The availability of interim relief during the course of an arbitration, and beforehand in circumstances where parties have agreed to refer their disputes to arbitration, has always been a major concern in both domestic and international arbitration. This is particularly the case in the construction industry, given the potential for issues to arise at every stage of performance of the underlying contract calling for urgent attention that cannot be satisfied by arbitration proceedings on the merits, no matter how accelerated those proceedings may be.
It seems fair to say at the outset that even though a construction project may give rise to an extremely broad range of disputes with respect to which the need for interim relief may arise – from the requirement for an order for the expulsion of a contractor from site to the validity of a call on one of the range of bonds that may have been issued pursuant to the terms of the contract, for example – no need has been identified for an interim relief regime specific to construction arbitration.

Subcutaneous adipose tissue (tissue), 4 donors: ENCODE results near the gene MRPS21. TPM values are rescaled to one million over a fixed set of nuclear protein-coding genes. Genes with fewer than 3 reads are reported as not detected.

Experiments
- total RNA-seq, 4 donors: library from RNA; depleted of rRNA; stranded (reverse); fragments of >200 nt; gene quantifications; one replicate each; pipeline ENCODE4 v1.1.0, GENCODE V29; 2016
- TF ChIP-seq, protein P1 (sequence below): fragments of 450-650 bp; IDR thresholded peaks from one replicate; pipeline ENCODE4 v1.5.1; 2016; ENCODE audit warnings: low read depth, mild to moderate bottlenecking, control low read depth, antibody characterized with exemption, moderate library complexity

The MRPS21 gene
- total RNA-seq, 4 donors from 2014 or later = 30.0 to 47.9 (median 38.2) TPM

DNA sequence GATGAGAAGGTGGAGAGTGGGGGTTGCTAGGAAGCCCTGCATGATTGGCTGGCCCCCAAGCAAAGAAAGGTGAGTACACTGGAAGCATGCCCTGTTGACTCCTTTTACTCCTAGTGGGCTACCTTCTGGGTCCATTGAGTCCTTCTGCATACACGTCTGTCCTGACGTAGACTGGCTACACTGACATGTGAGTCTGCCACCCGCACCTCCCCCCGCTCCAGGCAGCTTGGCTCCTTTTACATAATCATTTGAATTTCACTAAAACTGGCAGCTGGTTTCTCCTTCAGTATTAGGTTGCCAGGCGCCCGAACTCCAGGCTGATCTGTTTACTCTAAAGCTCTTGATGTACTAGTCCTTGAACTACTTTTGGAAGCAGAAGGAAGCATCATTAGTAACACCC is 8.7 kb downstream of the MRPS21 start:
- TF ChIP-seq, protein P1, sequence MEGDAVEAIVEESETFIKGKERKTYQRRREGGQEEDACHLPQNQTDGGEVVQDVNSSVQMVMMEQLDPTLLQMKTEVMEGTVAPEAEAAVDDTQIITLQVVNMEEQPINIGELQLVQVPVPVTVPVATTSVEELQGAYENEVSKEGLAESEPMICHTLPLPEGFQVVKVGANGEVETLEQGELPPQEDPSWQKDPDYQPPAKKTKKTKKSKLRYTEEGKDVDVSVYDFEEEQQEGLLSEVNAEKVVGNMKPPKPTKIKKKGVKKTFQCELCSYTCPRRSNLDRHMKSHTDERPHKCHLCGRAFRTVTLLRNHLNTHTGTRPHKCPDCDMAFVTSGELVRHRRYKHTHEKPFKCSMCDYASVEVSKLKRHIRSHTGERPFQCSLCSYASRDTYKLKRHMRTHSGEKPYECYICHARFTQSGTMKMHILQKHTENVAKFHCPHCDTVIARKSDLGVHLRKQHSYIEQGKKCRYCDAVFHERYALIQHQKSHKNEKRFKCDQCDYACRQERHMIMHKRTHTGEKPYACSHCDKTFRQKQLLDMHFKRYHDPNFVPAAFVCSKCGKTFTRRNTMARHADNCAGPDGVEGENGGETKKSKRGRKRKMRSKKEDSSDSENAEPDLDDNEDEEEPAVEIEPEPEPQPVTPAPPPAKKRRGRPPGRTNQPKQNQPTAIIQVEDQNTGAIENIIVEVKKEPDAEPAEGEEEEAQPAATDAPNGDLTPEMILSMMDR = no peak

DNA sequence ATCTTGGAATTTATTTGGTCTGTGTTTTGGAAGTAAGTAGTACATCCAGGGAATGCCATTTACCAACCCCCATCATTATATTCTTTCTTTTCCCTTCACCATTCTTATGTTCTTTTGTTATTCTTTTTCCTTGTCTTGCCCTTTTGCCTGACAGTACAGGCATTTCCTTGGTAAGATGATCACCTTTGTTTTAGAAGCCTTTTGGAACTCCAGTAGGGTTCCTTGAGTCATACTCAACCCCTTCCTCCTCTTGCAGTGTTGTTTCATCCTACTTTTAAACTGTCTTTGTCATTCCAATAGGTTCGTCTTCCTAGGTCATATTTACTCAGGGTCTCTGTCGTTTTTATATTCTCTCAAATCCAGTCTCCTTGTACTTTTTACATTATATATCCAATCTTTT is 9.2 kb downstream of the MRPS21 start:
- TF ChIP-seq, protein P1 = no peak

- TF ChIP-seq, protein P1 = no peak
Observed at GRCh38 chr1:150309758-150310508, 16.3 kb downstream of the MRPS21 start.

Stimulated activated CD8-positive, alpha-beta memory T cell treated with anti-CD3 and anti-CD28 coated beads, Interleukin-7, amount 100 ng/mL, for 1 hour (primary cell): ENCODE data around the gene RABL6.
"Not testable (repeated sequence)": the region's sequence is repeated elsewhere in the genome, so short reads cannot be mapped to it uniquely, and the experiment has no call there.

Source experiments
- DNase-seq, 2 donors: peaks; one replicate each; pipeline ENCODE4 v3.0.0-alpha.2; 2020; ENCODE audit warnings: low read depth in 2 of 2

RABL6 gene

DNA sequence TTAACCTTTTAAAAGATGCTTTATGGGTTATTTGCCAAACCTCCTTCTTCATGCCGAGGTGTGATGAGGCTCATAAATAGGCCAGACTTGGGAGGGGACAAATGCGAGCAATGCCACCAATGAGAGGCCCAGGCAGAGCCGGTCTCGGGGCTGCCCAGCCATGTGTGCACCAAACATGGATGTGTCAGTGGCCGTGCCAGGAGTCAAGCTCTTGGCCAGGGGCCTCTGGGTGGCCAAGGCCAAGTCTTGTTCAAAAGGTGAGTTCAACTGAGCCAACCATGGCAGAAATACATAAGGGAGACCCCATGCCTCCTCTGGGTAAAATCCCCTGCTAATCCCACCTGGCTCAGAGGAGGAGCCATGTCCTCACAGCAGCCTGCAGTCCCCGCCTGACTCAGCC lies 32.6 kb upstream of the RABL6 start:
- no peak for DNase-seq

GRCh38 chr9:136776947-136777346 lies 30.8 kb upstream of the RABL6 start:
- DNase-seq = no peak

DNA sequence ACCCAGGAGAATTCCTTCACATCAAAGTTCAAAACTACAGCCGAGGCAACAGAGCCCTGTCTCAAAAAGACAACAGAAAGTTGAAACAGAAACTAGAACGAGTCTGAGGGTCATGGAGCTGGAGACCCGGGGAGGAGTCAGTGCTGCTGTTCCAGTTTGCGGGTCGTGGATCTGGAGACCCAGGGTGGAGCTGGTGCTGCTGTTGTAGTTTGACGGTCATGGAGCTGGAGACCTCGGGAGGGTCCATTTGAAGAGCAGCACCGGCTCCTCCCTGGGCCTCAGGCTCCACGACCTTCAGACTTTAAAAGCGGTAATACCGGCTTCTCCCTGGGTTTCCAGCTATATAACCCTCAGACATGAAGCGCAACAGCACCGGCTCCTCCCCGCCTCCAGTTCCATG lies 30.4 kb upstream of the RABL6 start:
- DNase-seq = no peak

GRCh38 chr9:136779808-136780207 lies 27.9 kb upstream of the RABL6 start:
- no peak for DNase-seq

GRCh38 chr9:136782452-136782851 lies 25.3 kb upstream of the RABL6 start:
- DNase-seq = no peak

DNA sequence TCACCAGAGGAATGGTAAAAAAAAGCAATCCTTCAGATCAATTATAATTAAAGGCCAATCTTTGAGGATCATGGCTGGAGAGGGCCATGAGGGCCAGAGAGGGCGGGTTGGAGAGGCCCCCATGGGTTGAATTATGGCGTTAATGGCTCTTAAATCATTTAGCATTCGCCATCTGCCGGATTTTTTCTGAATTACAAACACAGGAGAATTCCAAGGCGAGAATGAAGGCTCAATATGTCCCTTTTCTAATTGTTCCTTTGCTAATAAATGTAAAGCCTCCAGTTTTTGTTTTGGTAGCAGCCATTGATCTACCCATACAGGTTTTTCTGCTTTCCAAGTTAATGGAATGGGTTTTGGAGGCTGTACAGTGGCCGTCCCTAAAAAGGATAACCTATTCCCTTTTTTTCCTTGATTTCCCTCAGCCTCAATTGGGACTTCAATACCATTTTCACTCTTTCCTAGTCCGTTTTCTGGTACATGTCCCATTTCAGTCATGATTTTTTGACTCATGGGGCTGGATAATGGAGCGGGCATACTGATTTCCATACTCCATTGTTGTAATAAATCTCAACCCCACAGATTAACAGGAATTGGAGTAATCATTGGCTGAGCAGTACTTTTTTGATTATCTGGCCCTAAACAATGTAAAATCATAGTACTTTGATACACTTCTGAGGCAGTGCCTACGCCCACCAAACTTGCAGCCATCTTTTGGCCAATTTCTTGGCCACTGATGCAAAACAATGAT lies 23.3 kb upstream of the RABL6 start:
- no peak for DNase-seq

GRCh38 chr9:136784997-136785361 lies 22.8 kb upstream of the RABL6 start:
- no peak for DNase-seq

This echoes the fact that there are no dedicated and widely used rules for construction arbitration in the international field. There is a clear preference for a set of rules that offers the parties a broad and flexible framework that can be adapted to whatever the specific needs of any given construction dispute may be. In our view this holds true for interim relief as for other aspects of construction arbitration.
As a result, this chapter will provide a relatively general overview of current rules and practice with respect to interim relief, before focusing on a recent development, namely emergency arbitration, that is highly relevant for construction disputes.